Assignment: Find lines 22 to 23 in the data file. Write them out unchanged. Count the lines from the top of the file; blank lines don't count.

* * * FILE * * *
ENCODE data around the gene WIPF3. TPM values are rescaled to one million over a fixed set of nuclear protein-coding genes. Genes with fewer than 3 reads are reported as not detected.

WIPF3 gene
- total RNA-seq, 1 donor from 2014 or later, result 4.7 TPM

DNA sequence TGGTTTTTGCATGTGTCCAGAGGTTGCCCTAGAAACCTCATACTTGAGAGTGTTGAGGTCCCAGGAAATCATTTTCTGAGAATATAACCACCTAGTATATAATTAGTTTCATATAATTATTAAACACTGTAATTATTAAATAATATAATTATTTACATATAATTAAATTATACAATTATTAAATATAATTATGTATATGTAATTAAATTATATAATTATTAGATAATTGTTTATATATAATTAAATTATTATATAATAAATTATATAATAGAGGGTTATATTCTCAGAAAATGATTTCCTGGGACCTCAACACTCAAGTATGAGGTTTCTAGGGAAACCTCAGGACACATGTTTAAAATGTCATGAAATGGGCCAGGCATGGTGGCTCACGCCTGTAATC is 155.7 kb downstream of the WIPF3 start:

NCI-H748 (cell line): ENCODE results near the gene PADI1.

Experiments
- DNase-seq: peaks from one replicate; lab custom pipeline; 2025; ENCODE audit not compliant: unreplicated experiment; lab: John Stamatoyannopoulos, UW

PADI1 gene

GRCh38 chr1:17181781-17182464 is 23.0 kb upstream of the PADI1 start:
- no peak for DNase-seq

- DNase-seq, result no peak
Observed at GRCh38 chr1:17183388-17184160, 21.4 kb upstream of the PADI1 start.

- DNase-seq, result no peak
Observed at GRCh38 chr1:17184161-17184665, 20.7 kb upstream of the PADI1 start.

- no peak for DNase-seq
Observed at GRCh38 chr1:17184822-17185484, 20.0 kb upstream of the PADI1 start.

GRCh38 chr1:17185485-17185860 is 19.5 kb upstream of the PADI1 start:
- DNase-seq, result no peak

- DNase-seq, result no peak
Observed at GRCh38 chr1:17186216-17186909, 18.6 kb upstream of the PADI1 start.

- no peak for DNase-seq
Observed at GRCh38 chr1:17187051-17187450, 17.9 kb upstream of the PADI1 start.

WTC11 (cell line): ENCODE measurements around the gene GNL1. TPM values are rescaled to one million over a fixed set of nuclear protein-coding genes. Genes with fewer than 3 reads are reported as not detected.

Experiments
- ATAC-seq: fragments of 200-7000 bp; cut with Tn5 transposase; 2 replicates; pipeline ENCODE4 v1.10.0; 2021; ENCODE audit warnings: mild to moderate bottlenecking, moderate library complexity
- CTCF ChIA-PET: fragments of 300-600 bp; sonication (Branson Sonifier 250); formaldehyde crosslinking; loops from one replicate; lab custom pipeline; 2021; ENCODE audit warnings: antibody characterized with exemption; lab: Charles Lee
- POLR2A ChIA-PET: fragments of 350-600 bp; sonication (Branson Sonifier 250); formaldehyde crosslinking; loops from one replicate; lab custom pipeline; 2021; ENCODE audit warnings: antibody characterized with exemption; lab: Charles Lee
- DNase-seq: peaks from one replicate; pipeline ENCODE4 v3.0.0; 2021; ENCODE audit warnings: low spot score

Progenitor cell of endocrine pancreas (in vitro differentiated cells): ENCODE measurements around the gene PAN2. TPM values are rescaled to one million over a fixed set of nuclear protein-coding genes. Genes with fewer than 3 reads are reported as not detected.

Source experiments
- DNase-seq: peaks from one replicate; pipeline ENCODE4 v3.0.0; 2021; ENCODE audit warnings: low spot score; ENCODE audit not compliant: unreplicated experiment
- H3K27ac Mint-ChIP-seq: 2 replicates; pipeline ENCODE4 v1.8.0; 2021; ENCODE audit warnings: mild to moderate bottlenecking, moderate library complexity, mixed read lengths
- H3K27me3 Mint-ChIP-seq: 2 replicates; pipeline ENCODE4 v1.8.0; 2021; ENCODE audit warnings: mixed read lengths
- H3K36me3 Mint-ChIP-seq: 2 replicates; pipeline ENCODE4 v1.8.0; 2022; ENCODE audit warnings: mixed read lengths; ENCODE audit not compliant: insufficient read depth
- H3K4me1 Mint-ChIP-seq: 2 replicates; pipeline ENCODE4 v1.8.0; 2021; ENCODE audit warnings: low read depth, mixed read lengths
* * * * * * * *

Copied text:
Observed at GRCh38 chr1:17187051-17187450, 17.9 kb upstream of the PADI1 start.

WTC11 (cell line): ENCODE measurements around the gene GNL1. TPM values are rescaled to one million over a fixed set of nuclear protein-coding genes. Genes with fewer than 3 reads are reported as not detected.